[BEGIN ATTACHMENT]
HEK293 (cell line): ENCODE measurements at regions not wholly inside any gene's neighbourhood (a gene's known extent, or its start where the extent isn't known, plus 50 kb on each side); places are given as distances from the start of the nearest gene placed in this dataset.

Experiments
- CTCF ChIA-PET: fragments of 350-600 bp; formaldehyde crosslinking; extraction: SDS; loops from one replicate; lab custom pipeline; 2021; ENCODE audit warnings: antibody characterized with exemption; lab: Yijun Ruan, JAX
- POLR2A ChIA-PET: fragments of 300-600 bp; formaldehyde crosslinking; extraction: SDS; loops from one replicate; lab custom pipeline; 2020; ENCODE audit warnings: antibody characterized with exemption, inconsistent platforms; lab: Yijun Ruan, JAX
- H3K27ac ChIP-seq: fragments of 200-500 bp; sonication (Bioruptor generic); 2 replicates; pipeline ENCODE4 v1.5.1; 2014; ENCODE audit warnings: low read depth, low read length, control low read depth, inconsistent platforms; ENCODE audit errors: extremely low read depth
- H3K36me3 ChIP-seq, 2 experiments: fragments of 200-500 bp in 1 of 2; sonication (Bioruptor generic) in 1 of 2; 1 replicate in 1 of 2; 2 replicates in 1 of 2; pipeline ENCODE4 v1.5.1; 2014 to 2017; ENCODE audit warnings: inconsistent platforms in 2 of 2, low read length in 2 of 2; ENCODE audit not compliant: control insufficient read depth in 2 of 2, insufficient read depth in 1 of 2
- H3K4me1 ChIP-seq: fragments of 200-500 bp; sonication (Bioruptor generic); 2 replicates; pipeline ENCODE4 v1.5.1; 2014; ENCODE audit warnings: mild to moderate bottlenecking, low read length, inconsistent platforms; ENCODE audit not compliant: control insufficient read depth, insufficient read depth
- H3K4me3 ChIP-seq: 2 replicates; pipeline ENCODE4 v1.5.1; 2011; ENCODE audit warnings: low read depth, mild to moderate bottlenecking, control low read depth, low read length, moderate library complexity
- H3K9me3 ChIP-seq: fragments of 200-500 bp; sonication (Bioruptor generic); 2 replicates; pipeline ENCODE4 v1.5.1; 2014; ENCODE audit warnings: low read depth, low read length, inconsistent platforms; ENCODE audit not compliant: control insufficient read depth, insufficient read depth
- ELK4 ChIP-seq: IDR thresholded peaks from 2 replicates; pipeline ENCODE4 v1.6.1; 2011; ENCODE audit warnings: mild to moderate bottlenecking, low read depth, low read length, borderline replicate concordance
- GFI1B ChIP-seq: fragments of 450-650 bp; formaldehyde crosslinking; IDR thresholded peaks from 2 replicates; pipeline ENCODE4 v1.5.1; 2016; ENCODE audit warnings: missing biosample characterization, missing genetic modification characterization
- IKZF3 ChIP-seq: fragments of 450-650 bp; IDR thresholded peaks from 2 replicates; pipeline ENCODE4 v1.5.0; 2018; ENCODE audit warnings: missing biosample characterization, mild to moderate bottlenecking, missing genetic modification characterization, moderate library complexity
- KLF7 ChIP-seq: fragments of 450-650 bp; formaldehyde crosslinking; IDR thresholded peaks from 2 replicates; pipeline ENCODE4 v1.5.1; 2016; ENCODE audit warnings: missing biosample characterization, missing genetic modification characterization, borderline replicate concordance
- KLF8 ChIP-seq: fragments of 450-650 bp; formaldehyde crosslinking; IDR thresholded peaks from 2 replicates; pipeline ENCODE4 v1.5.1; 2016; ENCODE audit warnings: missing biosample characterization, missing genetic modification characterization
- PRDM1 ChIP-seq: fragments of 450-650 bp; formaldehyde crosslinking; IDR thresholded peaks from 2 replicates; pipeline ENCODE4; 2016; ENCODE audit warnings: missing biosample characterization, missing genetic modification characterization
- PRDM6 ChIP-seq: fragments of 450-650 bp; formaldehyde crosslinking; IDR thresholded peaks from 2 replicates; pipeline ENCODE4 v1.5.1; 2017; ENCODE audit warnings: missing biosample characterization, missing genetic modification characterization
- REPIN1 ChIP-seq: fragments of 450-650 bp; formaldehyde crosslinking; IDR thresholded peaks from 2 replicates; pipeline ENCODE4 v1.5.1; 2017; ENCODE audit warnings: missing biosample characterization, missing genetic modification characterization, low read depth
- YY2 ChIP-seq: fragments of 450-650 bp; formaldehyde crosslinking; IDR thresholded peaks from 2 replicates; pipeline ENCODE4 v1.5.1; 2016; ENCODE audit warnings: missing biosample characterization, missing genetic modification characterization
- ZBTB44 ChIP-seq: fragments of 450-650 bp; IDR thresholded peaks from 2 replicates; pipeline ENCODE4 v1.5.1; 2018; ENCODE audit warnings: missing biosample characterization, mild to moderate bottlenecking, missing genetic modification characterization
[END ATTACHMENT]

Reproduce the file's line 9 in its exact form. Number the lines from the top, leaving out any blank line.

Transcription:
- H3K9me3 ChIP-seq: fragments of 200-500 bp; sonication (Bioruptor generic); 2 replicates; pipeline ENCODE4 v1.5.1; 2014; ENCODE audit warnings: low read depth, low read length, inconsistent platforms; ENCODE audit not compliant: control insufficient read depth, insufficient read depth